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Iowa film scandal at center of Drake Law's First-Year Trial Practicum

February 8, 2011
The First-Year Trial Practicum at the Drake Law School is an experience unique in all legal education. Drake is the only law school in the country that shifts all first-year classes to an actual courtroom on campus where students view an actual state or federal trial as if in an educational laboratory. 

Past trials have included civil trials and criminal cases in which charges ranged from burglary to first-degree murder. The case presented on Drake's campus this year is of particular interest for its subject matter and the public attention it has already received.

The case, State of Iowa vs. Wendy Weiner Runge, centers around Iowa's film tax credit that was in place in 2008 to encourage filmmakers to choose locations in Iowa, thus promoting the film industry in Iowa and encouraging job creation.

When the state of Iowa initiated the tax credit in 2007, the response was overwhelming. More than 150 projects applied for funding under the project, considered one of the most aggressive tax incentives in the country at the time.

Scandal rocked the program, however, drawing national attention and resulting in the elimination of the tax credits in 2009 and the resignation or firing of several Iowa officials for alleged mismanagement. In addition, several filmmakers are accused of fraudulently obtaining tax credits and now face criminal charges in Iowa.

Two individuals have already pleaded guilty to felony theft and are cooperating with prosecutors in a case against their former partner, Wendy Weiner Runge, producer of "The Scientist," which was filmed in Iowa in 2008.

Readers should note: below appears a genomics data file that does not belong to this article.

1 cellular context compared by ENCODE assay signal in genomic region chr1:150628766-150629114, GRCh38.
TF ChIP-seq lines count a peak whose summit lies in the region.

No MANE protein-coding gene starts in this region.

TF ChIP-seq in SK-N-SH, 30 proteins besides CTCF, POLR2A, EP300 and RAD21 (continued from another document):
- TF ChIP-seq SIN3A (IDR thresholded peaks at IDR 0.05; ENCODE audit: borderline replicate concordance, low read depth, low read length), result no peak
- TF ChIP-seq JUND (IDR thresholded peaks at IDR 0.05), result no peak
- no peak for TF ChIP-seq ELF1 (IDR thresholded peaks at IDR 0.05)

Runge, executive producer of "The Scientist," is one of a trio of filmmakers from Minnesota charged with allegedly inflating production costs while seeking lucrative state tax credits for personal gain. She is charged with theft, fraudulent practice and ongoing criminal conduct. Each charge is a felony.

"The Trial Practicum is the laboratory that makes the first-year
classroom come alive," says Professor Russell Lovell, director of the
Trial Practicum program. "It is one thing to study criminal law or read
about great jury trials, but to see an actual jury trial in its
entirety, to see the lawyers and judges in role, and to see the large
responsibility our justice system accords to lay jurors in deciding the
case, is an incredible experiential educational experience."

Jury selection in the case began on Monday. District Judge Douglas Staskel presides over the case and Thomas Henry Miller (not related to Iowa Attorney General Tom Miller) and Jeffrey Thompson, special prosecutors from the Iowa Attorney General's Office, represent the state. Former U.S. Attorney Matthew Whitaker and Janelle Niebuhr are representing Runge.

Students will be present during every phase of a trial, from jury selection to jury verdict, and will participate in small group discussions, lectures, practice panels and debriefings with attorneys, judge and jurors. This event is possible only with the active cooperation of the judiciary, law enforcement, and the bar.